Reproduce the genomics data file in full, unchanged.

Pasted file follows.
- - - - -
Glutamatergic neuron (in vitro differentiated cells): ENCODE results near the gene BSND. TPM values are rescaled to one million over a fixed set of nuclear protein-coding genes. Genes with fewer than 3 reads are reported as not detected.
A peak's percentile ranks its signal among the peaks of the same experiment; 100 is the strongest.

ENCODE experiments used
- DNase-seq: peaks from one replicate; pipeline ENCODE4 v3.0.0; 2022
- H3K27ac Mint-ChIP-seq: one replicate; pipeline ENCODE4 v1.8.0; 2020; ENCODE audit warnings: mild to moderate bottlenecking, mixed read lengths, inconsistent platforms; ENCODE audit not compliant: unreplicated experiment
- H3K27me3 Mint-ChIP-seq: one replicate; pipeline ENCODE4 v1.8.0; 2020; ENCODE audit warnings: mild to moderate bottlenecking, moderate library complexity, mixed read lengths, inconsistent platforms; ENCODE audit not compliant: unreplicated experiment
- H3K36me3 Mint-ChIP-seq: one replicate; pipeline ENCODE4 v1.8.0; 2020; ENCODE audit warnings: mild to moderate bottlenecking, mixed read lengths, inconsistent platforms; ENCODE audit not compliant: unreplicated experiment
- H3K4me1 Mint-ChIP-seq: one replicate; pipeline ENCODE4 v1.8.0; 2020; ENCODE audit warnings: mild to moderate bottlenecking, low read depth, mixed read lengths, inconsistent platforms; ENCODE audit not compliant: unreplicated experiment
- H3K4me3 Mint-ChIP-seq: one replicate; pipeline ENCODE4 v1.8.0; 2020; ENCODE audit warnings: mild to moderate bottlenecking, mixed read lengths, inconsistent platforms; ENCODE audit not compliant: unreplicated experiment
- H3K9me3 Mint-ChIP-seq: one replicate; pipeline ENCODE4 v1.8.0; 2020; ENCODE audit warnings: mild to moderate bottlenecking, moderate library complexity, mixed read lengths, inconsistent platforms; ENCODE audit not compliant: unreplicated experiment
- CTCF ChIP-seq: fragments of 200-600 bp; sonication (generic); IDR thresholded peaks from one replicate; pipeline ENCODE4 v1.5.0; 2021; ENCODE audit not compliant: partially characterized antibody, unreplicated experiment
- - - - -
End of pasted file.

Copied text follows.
Glutamatergic neuron (in vitro differentiated cells): ENCODE results near the gene BSND. TPM values are rescaled to one million over a fixed set of nuclear protein-coding genes. Genes with fewer than 3 reads are reported as not detected.
A peak's percentile ranks its signal among the peaks of the same experiment; 100 is the strongest.

ENCODE experiments used
- DNase-seq: peaks from one replicate; pipeline ENCODE4 v3.0.0; 2022
- H3K27ac Mint-ChIP-seq: one replicate; pipeline ENCODE4 v1.8.0; 2020; ENCODE audit warnings: mild to moderate bottlenecking, mixed read lengths, inconsistent platforms; ENCODE audit not compliant: unreplicated experiment
- H3K27me3 Mint-ChIP-seq: one replicate; pipeline ENCODE4 v1.8.0; 2020; ENCODE audit warnings: mild to moderate bottlenecking, moderate library complexity, mixed read lengths, inconsistent platforms; ENCODE audit not compliant: unreplicated experiment
- H3K36me3 Mint-ChIP-seq: one replicate; pipeline ENCODE4 v1.8.0; 2020; ENCODE audit warnings: mild to moderate bottlenecking, mixed read lengths, inconsistent platforms; ENCODE audit not compliant: unreplicated experiment
- H3K4me1 Mint-ChIP-seq: one replicate; pipeline ENCODE4 v1.8.0; 2020; ENCODE audit warnings: mild to moderate bottlenecking, low read depth, mixed read lengths, inconsistent platforms; ENCODE audit not compliant: unreplicated experiment
- H3K4me3 Mint-ChIP-seq: one replicate; pipeline ENCODE4 v1.8.0; 2020; ENCODE audit warnings: mild to moderate bottlenecking, mixed read lengths, inconsistent platforms; ENCODE audit not compliant: unreplicated experiment
- H3K9me3 Mint-ChIP-seq: one replicate; pipeline ENCODE4 v1.8.0; 2020; ENCODE audit warnings: mild to moderate bottlenecking, moderate library complexity, mixed read lengths, inconsistent platforms; ENCODE audit not compliant: unreplicated experiment
- CTCF ChIP-seq: fragments of 200-600 bp; sonication (generic); IDR thresholded peaks from one replicate; pipeline ENCODE4 v1.5.0; 2021; ENCODE audit not compliant: partially characterized antibody, unreplicated experiment